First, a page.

Ever forget your BIOS password? This is the definitive guide to getting back in.
BIOS passwords, set for whatever reason, are bypassable. Remember, physical access means you don’t have real security (in certain aspects). You can use them to prevent children from fiddling with your BIOS settings, or to restrict access to other boot devices (i.e. Windows Password Removal disks). You may want to force the machines to Wake-on-LAN, which is a very useful feature in a business environment. All reasons to lock out the BIOS.
The Hardware Way
First, you can try removing the coin-cell battery (also called CMOS battery) from the motherboard. On desktops, this is much easier than on many laptops.
- Open the case of the computer
- Remove the CMOS battery
- Unplug the power from the back of the computer for approximately 30 seconds
- Plug the power cord back in
- Put the battery back in
- Try accessing the BIOS
On laptops, you will also need to open almost the entire laptop up, and remove the main battery. You can also attempt to drain any residual capacitors by pressing the power button when all power sources have been removed.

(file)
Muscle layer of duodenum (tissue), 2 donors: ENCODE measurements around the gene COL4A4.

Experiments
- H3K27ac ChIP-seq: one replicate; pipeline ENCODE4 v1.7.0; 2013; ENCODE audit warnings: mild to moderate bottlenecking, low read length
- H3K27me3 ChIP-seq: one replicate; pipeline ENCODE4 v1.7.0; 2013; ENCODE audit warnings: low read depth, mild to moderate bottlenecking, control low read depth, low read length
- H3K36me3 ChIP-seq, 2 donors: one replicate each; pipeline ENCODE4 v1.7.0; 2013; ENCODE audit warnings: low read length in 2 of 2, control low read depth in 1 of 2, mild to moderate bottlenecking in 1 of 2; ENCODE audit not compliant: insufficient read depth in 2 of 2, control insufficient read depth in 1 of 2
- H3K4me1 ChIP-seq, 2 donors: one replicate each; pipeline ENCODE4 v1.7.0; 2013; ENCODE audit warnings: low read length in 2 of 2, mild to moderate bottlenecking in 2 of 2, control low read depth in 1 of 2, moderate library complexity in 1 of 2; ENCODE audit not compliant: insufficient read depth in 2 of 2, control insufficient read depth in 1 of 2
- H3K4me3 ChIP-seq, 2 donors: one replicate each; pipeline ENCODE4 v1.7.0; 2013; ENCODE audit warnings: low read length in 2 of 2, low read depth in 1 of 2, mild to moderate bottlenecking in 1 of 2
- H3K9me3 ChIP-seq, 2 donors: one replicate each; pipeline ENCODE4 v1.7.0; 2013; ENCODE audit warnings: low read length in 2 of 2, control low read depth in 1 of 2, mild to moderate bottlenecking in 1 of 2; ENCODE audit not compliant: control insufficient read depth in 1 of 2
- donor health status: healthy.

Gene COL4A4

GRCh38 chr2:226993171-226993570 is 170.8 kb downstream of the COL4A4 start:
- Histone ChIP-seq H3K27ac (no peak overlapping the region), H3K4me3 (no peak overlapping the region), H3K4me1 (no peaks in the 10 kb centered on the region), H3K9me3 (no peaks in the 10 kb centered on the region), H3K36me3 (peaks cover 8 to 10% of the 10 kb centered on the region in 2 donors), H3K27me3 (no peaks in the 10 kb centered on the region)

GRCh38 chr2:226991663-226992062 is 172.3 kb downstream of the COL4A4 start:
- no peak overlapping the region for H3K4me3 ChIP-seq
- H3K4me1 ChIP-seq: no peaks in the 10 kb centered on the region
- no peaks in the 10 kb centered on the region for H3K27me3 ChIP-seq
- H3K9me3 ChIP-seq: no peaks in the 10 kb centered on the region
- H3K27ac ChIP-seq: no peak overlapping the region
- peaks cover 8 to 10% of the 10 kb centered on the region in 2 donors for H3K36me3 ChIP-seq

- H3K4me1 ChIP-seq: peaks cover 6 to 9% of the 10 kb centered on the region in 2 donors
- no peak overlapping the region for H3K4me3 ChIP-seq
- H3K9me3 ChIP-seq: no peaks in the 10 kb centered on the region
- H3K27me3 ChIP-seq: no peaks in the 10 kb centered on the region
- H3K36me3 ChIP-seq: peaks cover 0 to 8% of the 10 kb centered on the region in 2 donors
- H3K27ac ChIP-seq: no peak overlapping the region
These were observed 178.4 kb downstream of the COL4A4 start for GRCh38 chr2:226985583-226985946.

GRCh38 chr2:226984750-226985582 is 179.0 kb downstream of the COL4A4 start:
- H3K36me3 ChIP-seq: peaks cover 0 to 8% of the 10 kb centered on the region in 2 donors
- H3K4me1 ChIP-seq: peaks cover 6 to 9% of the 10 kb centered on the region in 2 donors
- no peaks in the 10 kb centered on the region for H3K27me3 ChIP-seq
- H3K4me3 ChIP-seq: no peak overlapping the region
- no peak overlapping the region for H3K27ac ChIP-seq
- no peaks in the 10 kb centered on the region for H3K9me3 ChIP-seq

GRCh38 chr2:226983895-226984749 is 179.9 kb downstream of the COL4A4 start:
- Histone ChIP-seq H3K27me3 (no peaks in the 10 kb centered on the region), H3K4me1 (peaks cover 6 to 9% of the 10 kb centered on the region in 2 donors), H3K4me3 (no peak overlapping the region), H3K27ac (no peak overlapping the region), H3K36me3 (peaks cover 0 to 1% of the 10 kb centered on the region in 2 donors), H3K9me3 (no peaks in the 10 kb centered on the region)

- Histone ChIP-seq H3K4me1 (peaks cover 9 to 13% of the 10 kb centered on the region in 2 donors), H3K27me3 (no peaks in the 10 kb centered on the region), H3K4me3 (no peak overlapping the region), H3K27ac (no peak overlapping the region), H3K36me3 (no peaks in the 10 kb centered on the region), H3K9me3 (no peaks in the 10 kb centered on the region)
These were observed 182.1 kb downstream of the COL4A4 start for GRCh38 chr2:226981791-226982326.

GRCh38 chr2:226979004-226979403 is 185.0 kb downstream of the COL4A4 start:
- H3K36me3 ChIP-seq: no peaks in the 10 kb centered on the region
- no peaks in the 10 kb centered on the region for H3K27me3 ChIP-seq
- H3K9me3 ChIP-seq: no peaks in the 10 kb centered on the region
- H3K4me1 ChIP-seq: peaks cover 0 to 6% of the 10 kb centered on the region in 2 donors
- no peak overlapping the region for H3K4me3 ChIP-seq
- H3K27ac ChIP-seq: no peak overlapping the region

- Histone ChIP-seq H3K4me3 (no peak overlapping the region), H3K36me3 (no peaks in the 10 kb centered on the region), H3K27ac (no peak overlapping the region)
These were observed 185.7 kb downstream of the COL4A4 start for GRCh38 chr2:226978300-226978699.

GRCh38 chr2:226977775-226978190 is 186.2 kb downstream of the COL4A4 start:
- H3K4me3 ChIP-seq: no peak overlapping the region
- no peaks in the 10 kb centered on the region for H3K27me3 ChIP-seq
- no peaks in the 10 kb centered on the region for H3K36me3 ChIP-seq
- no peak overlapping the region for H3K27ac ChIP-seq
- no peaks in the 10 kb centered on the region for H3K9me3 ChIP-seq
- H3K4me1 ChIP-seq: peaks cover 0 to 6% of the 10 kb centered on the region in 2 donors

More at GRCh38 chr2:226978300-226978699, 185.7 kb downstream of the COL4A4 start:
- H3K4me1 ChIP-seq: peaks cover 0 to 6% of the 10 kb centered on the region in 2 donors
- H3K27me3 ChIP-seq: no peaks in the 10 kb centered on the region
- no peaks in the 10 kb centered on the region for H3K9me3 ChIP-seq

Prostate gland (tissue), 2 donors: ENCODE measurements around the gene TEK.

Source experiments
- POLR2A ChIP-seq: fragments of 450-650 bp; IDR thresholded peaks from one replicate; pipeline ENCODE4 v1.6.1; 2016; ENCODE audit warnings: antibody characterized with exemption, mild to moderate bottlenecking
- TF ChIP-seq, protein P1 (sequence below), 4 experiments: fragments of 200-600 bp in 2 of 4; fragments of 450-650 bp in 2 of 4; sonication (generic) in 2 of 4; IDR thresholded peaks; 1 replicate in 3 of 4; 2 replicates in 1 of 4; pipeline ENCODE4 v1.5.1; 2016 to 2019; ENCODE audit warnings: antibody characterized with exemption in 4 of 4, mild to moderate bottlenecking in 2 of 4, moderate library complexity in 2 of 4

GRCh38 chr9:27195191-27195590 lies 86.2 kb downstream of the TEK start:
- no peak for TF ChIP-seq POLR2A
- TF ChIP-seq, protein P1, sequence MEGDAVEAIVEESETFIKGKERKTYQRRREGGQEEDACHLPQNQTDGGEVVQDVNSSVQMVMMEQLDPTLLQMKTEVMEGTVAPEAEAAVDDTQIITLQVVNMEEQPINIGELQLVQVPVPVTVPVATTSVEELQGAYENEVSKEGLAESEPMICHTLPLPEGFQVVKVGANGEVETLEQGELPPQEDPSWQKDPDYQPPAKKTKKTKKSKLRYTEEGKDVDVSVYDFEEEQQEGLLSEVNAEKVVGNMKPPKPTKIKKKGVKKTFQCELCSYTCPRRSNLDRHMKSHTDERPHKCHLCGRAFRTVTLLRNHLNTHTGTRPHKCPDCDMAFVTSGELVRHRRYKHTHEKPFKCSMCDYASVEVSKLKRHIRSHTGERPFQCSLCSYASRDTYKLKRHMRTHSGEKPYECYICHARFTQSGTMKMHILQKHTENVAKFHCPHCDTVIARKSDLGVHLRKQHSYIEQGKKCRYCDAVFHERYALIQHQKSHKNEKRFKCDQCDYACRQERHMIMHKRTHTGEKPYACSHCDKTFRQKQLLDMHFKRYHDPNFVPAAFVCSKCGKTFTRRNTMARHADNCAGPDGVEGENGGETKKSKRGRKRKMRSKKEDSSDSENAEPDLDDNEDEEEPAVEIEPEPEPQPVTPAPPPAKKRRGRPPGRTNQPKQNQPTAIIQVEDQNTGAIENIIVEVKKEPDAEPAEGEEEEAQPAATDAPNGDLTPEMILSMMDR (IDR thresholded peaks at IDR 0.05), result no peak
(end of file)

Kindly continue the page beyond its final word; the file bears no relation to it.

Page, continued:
If this fails, you can attempt to use the Reset BIOS jumpers on most motherboards. This usually involves moving a jumper into a location, turning the system on, then putting it back to where it was. Check your motherboard manual to determine if this feature exists, and how to do it correctly.
The methods above will likely have the side effect of clearing your BIOS settings - which includes the password, as well as preferences relating to how your system starts up. Although it should not affect how your OS starts, it has the potential to. Attempt at your own risk, and be prepared to repair or reinstall your Operating System if necessary.
The Bypass Way
While attempting to access a notebook at work, I ran into a road block using our company’s standard BIOS password. None of them worked, and I did not want to wait for the group that uses tools to open it up. (Yes, the organization I work for has a union, and they are the only ones allowed inside a computer, physically speaking). I Googled quite a bit, and finally came across a site that worked. It simply asks for the serial number, then lists the Bypass Code for the device.
On the Dells that I tested, I noticed a few things:
- Use the Serial Number that appears on the Password Prompt
- Use the same capitalization as appears on the Password Prompt
- Do not use just the Service Tag number or Express Service Code on the white label on the system
- The website mentions that you should try pressing Ctrl+Enter instead of just Enter. I noticed no difference.
If you have success or failure with the above methods, let me know in the comments below.